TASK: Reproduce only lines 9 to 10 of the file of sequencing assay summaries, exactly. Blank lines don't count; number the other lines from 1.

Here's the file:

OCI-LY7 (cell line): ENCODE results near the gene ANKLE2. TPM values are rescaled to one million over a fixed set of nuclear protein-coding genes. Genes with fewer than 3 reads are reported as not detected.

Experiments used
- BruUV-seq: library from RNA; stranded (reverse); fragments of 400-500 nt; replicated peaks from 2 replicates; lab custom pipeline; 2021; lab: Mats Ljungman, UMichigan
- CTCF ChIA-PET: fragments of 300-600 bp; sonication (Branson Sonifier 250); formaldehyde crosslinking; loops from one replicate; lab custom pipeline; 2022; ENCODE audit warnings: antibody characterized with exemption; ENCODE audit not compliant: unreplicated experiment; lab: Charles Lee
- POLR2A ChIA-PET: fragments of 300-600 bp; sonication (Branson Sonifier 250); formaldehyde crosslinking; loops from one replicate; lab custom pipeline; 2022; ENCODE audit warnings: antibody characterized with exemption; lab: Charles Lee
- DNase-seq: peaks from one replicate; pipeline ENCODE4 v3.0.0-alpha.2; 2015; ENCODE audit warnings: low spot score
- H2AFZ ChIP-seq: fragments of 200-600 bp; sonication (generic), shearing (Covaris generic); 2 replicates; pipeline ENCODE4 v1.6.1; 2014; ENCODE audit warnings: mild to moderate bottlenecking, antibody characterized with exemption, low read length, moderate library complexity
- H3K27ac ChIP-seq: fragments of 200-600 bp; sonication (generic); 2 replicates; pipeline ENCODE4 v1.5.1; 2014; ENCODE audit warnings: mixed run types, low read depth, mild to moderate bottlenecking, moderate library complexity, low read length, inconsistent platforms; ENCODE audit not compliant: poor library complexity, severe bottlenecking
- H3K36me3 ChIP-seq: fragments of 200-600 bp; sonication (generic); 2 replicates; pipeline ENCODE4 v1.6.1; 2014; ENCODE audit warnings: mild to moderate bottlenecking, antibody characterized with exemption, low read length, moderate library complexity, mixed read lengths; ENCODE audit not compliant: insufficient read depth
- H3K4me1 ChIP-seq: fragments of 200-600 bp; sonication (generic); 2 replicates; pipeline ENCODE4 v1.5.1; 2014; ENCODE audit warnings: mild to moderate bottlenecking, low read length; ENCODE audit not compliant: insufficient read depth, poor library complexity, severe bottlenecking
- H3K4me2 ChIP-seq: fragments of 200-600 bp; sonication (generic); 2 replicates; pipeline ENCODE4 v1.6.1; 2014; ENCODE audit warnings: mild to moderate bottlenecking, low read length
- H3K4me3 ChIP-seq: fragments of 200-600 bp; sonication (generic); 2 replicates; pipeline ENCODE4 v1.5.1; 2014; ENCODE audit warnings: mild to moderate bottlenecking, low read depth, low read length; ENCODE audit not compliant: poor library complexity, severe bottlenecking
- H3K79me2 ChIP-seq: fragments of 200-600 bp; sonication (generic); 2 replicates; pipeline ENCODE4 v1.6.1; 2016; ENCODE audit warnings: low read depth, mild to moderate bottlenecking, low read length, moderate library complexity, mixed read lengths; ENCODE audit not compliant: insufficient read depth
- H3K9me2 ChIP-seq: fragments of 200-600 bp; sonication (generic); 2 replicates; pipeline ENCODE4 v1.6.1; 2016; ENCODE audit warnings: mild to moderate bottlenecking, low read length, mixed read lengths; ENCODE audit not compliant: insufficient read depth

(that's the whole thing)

- H3K36me3 ChIP-seq: fragments of 200-600 bp; sonication (generic); 2 replicates; pipeline ENCODE4 v1.6.1; 2014; ENCODE audit warnings: mild to moderate bottlenecking, antibody characterized with exemption, low read length, moderate library complexity, mixed read lengths; ENCODE audit not compliant: insufficient read depth
- H3K4me1 ChIP-seq: fragments of 200-600 bp; sonication (generic); 2 replicates; pipeline ENCODE4 v1.5.1; 2014; ENCODE audit warnings: mild to moderate bottlenecking, low read length; ENCODE audit not compliant: insufficient read depth, poor library complexity, severe bottlenecking